ASUS Addresses Backlight Bleed Complaints On ROG Swift PG279Q Display, Offers Free Replacement

The ASUS ROG Swift PG279Q has a lot going for it. ASUS filled the spec sheet with desirable technologies, including the use of an In-Plane Switching (IPS) panel. It's also the first monitor to boast both a 165Hz refresh rate and NVIDIA G-Sync support. But for all that it has going for it, there have been numerous user complaints about an apparent backlight bleed issue. Some have even accused ASUS of shipping out used panels. What does ASUS have to say about the matter?

In a lengthy blog post on the subject, ASUS reassures buyers that it uses the "industry's most stringent screening criteria" and that "only the very best monitors make the grade." As an additional layer of protection against shoddy displays slipping through, every PG279Q monitor sold in North America undergoes a visual inspection in a darkened environment before it's shipped out to a vendor, be it Amazon, Newegg, or wherever.

ASUS ROG Swift PG279Q Monitor

"Incidentally, that visual inspection is the reason why some new PG279Q monitors received by customers appear to have been opened already. We are refining the inspection process to remove any confusion, but rest assured ASUS does not allow returned or otherwise used products to be sold as new. Monitors that have been opened by customers must be sold as such," ASUS explains.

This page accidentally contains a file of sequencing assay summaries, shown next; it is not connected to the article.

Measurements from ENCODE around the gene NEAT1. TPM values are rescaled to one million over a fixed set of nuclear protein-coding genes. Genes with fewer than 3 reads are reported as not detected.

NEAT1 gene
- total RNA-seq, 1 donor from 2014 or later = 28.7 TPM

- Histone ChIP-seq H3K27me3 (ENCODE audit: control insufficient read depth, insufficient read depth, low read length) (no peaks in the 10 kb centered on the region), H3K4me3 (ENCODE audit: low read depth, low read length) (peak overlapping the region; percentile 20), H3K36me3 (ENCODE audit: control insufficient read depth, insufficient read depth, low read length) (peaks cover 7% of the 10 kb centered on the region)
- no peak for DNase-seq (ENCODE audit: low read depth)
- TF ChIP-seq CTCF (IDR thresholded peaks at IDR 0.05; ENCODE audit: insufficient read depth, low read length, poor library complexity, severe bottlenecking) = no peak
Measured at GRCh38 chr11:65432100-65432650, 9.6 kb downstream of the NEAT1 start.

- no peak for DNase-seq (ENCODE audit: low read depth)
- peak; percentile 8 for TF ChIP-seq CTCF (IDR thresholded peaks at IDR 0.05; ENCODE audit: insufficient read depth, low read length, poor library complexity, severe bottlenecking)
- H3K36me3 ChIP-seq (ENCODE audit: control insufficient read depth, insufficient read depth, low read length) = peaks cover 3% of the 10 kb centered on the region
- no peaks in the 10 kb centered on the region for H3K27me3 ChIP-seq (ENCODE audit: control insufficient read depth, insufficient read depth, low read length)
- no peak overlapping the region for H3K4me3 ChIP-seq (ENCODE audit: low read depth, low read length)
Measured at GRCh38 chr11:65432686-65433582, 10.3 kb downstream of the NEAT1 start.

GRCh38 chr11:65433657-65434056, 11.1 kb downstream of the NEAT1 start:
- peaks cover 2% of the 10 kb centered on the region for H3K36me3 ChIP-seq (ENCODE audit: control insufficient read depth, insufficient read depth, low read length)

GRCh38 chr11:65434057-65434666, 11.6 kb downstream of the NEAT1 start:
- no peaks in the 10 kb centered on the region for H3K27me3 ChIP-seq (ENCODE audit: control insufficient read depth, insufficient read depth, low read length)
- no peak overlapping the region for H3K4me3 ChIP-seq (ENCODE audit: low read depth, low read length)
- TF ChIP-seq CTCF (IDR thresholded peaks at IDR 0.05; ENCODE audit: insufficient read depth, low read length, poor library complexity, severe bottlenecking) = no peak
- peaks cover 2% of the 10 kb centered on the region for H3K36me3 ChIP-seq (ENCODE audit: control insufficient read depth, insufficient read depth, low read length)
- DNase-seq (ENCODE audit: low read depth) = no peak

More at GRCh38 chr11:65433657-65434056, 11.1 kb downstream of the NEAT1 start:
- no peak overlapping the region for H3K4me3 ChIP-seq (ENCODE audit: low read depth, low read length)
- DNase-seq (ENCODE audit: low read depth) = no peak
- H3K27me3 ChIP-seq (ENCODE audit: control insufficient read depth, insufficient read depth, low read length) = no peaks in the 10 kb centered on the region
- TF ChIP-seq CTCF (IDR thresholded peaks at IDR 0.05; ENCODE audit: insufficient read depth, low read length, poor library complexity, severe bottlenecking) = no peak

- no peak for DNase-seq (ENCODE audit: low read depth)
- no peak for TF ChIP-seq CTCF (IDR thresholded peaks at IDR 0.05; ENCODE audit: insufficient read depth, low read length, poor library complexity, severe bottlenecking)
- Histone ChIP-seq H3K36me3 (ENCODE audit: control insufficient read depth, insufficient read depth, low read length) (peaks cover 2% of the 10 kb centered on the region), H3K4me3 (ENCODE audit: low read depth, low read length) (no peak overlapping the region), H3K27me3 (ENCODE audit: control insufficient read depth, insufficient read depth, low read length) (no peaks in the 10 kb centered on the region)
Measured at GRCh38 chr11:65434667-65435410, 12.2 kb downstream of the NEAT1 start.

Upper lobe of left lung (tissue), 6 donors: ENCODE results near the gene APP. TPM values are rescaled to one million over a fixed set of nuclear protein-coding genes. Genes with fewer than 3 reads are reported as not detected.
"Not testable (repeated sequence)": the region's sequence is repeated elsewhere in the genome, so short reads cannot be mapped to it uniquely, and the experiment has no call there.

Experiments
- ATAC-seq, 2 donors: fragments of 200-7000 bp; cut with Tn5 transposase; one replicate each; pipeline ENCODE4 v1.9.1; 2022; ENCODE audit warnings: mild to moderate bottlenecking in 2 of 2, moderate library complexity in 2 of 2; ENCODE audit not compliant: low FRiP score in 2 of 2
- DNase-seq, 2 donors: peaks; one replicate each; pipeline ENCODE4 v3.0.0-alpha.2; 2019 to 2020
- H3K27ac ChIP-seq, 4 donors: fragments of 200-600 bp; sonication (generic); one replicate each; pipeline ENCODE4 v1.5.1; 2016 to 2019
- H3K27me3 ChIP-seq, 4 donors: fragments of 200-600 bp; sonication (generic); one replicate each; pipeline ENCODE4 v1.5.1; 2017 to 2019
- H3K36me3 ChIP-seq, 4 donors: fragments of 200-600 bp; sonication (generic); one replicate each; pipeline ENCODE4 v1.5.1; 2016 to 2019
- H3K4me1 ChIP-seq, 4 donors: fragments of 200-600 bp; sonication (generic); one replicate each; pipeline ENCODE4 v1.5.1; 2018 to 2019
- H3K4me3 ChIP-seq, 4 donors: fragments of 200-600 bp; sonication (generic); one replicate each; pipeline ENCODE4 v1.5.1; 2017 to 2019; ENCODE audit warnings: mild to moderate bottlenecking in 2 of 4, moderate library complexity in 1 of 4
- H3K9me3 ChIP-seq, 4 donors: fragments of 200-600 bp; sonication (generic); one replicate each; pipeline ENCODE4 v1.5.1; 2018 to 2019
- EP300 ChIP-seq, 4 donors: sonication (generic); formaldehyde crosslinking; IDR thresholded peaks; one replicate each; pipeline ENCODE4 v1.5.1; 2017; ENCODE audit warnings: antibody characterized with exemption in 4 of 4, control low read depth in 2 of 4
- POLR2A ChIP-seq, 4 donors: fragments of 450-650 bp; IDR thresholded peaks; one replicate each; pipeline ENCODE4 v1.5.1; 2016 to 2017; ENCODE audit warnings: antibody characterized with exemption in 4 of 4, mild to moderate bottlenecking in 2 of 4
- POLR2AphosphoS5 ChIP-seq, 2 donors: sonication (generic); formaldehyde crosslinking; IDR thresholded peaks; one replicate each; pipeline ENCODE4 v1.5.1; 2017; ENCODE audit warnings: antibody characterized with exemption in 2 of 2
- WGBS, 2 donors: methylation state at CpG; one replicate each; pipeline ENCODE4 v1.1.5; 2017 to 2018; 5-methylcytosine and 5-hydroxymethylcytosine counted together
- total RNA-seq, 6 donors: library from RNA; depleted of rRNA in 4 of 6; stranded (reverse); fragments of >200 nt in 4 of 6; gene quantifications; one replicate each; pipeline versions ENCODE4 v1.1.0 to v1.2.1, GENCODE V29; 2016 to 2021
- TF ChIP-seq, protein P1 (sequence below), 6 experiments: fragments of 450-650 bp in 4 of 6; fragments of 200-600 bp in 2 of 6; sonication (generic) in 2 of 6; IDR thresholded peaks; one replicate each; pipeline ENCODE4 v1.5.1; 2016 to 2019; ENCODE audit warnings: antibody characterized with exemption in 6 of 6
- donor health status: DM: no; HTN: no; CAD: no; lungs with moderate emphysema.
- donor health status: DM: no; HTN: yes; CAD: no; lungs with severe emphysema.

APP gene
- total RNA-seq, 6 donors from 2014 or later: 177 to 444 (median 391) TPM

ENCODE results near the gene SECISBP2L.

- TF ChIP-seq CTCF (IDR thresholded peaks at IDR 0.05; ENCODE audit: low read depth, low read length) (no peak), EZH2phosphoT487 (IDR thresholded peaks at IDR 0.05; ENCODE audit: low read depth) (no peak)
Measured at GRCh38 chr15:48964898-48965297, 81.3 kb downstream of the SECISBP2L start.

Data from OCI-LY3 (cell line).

As for the backlight bleeding that some users claim to see, ASUS reckons it's probably an issue of IPS glow, adding that it's an unavoidable side effect with this type of monitor.

"IPS glow should not be confused with backlight bleed, which occurs when light spills out from the border of the display," ASUS explains. "Backlight bleed is confined to specific points on the perimeter, and it’s usually uneven. The bright spots are static and don’t shift with your view like IPS glow."

ASUS ROG Swift PG279Q Angled

ASUS says it's not easy producing an IPS display with an ultra-high refresh rate that, at peak, is nearly three times higher than typical IPS monitors, and that it's normal for the panel to exhibit a slight glow when viewed off-center.

Be that as it may, ASUS ensures owners of the PG279Q that "we're not making excuses. We stand behind our products, and we're ultimately accountable to our customers." With that in mind, ASUS is offering to replace any PG279Q monitors that were purchased before it implemented its additional dark room screening process. This is a one-time exchange program open to customers in North America, and it applies to the following serial numbers:
  • F9LMQS064281 to F9LMQS066024
  • F9LMQS085294 to F9LMQS085313
  • FALMQS088716 to FALMQS089177
It's important to note that the replacement monitors might still exhibit some IPS glow, though backlight bleeding should not be an issue. ASUS says that anyone wishing to avoid IPS glow altogether should consider a monitor based on other technologies, such as its ROG Swift PG278Q, which uses a TN panel.